Thursday, February 11, 2010


The School Improvement Grant (SIG) program has been significantly increased with American Recovery and Reinvestment Act (ARRA) funds. SIG dollars for Delaware will amount to over $10 million for up to three years of activity, although the majority of the funds need to be expended in the first year to implement plans.

SIG is for "persistently low-achieving" Title 1 and Title 1 eligible schools who will be implementing one of the 4 interventions outlined in Race To The Top. Those interventions are closing, closing and reopening as a charter, "Turn Around" which involves replacing 50% of current staff, and "Transformation" which involves an aggressive plan to change the school.

Schools in Delaware will most probably choose the Transformation model, and well they should. Closing is simply a shell game in which you must absorb the student body into other buildings with all the expense and dislocation. Closing and reopening as a charter does not solve anything. When charters deal with populations without being allowed to "cream" students, they do not necessarily perform better than community public schools. Turn Around is an obvious "blame the staff" model or at least, "blame half the staff" model. Finally, Transformation will allow for educators and their administrations to implement change that works.

SIG could mean cash worth $50,000 to $2 million for a single school. Tier 1 schools (probably 5 in the beginning) are likely to be doubly challenged and blessed. Tier 1 SIG recipients will probably also be Partnership Zone schools under the Race To The Top grant. Those combined grant dollars could mean an astounding $3 million for a school.

SIG money is flexible. It does not all have to be spent on yet another curriculum or pedagogy method or professional development model. SIG money can actually be spent on the health and well being of children. For example, schools could offer before and after care; before and after meals; a dental clinic; or literacy instruction for parents. These are just a few examples of what an innovative district could do with SIG, because SIG recognizes some of the socio-economic challenges that are inherent in persistently low-achieving schools.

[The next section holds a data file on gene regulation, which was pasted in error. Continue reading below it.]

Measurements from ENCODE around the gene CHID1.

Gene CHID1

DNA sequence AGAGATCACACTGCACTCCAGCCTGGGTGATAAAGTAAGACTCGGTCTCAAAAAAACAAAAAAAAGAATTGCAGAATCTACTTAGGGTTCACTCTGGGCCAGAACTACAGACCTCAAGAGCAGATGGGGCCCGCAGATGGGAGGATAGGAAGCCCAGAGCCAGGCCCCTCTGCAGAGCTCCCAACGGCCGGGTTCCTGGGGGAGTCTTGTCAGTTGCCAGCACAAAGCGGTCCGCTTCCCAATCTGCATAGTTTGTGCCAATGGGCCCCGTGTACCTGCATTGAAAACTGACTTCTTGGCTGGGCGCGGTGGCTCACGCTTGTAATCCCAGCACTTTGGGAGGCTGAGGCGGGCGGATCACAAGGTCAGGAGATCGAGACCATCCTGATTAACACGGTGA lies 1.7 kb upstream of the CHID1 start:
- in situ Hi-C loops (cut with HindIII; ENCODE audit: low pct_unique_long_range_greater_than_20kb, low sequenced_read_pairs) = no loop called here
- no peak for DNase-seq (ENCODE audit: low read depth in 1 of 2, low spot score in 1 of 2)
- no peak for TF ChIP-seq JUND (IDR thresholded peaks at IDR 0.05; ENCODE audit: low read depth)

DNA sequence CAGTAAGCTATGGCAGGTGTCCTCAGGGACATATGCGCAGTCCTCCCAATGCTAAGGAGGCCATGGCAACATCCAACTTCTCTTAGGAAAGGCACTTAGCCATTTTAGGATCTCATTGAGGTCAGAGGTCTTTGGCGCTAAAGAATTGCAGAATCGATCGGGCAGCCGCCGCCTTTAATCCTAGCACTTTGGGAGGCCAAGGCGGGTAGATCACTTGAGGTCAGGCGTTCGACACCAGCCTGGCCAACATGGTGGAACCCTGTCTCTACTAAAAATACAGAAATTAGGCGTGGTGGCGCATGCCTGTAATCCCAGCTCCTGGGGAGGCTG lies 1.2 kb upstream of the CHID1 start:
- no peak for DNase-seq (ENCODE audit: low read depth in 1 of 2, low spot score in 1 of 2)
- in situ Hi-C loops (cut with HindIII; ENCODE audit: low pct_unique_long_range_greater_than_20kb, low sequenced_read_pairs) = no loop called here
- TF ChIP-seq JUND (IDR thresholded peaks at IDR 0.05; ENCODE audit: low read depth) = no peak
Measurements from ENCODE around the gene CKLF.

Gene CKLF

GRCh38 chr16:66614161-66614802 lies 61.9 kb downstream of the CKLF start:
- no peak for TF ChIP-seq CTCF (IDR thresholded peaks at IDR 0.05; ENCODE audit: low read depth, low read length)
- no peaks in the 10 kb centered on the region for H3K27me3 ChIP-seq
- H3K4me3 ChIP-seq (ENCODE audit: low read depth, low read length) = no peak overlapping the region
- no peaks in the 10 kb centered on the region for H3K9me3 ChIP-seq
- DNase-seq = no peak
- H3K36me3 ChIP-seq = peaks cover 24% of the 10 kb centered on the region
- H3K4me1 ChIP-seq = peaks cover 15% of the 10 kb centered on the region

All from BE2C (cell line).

Educators are in for quite a ride of change over the next couple of years. At least there will be significant money available for many of the innovations.


  1. Tim, are you convinced that DE WILL be 100% transformation model? We are hearing a lot of "any means necessary talk" around my parts...

  2. Hi John,
    I'm realitively comfortable in saying that for a couple of reasons. First, DOE is truly trying to cooperate with teachers as much as possible. No one wants a huge fight. The second reason plays with the first. There just isn't time to do things that get you into a huge fight. The time windows on all of this Fed $ is the most incredibly tight window I've ever seen. The state's SIG application is due today!